Coulter has a knack for delivering memorable punches and articulating amuzing, bruising ironies. But while there is no end to the number of internal inconsistencies I hear in liberal rhetoric, I have to admit I'm a mostly embarrassed to have Ann as a mouthpiece for modern conservatives. The depth of her reflection seems shallow compared to many other conservative and libertarian pundits - I certainly wouldn't pull out her quotes in serious political conversations with friends. I'd be taken down for hypocrisy in twenty different ways. I wish she could combine her lively style with more authenticity. She seems to be less about factual reporting and careful, synthetic analysis and more about pushing emotional hot-buttons without even establishing a factual ground for doing so. If you really want to talk to a liberal, you need to be able to communicate that you are listening to them and understand them. If you talk to a liberal the way Coulter does, well - you'll have many fewer friends and you'll never really persuade anyone of anything. Persuasion is one of the most important arts of our time. It involves highly skilled communication. Coulter bludgeons this art. So yeah, I chuckle. But I'm deeply disturbed that she's reinforcing the very attitudes and perspectives that make Americans a dysfunctional citizenship with a dysfunctional government.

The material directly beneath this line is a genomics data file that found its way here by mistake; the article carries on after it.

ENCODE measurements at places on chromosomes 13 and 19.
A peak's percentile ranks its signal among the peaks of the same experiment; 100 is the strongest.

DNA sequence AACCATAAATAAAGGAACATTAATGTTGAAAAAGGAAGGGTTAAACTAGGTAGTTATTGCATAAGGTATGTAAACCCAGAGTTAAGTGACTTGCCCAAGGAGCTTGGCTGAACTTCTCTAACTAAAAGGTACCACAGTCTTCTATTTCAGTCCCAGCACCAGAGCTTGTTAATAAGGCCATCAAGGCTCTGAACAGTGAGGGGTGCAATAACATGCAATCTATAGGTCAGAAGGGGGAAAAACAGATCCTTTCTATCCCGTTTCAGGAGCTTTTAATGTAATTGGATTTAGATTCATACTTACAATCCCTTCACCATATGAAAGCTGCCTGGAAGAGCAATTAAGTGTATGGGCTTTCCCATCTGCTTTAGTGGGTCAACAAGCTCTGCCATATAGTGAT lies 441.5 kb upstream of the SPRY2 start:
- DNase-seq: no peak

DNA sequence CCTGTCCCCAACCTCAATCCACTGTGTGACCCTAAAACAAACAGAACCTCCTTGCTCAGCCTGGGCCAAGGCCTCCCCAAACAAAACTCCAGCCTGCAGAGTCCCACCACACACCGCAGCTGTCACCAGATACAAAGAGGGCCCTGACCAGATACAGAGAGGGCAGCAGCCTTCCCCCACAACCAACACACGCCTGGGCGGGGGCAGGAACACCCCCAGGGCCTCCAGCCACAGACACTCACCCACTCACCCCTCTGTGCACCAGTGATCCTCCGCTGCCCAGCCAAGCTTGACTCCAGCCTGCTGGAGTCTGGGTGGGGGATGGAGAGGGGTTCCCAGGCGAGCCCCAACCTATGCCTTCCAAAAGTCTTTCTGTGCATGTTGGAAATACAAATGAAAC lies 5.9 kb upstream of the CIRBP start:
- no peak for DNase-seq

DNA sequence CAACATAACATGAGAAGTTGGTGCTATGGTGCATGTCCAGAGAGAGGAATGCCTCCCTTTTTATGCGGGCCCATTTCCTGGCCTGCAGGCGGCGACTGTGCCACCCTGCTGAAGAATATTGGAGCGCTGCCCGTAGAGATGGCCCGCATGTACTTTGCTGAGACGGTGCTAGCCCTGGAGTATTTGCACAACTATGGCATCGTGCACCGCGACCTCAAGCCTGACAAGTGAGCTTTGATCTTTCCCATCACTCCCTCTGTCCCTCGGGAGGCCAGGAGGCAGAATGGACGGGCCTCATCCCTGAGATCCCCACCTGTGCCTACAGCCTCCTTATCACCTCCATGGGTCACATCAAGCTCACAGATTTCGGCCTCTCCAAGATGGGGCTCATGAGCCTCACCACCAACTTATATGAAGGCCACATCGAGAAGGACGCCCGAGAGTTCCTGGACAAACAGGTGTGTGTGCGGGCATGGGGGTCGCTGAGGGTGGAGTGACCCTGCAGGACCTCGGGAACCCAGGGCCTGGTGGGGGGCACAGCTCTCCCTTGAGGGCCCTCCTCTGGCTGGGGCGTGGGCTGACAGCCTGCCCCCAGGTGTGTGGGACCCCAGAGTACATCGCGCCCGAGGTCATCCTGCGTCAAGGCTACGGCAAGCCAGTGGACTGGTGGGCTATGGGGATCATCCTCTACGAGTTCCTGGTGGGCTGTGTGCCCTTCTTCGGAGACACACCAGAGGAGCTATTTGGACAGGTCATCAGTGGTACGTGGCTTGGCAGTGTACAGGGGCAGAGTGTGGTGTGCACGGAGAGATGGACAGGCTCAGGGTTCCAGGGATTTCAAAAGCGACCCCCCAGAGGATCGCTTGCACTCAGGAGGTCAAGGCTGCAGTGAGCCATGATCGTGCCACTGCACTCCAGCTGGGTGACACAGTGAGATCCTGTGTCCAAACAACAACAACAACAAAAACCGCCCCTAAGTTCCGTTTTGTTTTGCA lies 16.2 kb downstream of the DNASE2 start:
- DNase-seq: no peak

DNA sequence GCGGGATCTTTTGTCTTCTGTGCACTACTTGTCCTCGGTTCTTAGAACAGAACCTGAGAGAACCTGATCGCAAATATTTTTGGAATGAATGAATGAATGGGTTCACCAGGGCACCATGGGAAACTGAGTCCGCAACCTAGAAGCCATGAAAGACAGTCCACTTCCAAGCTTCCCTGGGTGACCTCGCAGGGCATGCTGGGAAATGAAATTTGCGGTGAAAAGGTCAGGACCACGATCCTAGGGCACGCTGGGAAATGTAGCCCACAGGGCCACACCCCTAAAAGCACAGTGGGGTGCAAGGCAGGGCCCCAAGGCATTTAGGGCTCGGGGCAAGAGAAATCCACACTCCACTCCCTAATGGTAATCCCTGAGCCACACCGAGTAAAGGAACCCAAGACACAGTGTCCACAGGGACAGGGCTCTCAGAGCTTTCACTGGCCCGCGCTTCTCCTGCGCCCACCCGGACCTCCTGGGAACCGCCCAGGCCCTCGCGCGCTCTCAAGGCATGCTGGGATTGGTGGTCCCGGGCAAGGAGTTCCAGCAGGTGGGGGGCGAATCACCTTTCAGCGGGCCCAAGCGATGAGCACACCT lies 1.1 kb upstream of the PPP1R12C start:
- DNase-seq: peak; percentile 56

This was maybe the best of 3 dozen or so Audible books I've heard so far (along with, maybe, the Ender series). The story is riveting. The reading is excellent. A couple of reviewers have complained about the reader's interpretation of the lead female as being flat. Well, she's dead. So I think that's probably an appropriate characterization. The reader produces outstanding interpretations of dozens of voices from lots of different parts of the world.
Most importantly, though, Gaiman weaves into this story a bunch of important metaphysical observations. I had to press pause on several occasions to simply reflect: What does he mean by that? How does he know? How would I test this hypothesis? How do I see this played out in real life?
One of the best recent books I've encountered in a long time. Well-deserving of its Hugo and Nebula awards. With Gaiman, I'm finding I like the Audible versions even better than the print versions.
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